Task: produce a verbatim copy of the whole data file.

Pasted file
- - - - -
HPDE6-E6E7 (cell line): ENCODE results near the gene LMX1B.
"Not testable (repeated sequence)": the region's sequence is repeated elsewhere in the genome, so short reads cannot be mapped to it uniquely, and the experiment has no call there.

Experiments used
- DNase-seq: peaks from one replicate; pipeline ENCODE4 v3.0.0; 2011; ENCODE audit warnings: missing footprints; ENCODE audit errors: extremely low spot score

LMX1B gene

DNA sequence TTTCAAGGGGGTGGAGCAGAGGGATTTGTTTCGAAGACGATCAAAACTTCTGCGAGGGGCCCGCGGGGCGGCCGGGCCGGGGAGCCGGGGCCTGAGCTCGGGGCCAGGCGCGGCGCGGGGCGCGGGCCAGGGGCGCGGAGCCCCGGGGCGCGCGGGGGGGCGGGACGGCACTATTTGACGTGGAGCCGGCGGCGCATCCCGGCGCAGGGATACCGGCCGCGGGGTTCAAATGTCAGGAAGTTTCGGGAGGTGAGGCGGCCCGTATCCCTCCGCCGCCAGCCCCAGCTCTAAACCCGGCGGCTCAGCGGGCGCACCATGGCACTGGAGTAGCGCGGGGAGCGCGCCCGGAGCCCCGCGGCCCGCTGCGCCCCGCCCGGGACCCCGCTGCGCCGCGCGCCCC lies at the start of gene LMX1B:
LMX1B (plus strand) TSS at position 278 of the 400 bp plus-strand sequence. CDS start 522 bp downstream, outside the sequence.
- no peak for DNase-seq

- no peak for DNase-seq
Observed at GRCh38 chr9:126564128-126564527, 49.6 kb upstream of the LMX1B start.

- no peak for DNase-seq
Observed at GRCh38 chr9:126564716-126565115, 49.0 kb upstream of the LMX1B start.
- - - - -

HPDE6-E6E7 (cell line): ENCODE results near the gene LMX1B.
"Not testable (repeated sequence)": the region's sequence is repeated elsewhere in the genome, so short reads cannot be mapped to it uniquely, and the experiment has no call there.

Experiments used
- DNase-seq: peaks from one replicate; pipeline ENCODE4 v3.0.0; 2011; ENCODE audit warnings: missing footprints; ENCODE audit errors: extremely low spot score

LMX1B gene

DNA sequence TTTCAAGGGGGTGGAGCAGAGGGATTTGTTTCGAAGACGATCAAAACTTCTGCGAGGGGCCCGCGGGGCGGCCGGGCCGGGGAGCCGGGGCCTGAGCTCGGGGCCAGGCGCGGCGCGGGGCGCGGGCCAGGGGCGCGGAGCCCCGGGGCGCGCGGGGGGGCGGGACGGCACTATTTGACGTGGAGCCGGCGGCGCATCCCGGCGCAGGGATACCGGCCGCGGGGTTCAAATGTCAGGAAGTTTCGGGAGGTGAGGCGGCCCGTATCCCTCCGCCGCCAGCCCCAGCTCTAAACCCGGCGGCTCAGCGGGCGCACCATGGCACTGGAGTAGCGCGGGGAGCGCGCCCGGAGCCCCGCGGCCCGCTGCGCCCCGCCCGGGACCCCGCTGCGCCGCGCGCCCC lies at the start of gene LMX1B:
LMX1B (plus strand) TSS at position 278 of the 400 bp plus-strand sequence. CDS start 522 bp downstream, outside the sequence.
- no peak for DNase-seq

- no peak for DNase-seq
Observed at GRCh38 chr9:126564128-126564527, 49.6 kb upstream of the LMX1B start.

- no peak for DNase-seq
Observed at GRCh38 chr9:126564716-126565115, 49.0 kb upstream of the LMX1B start.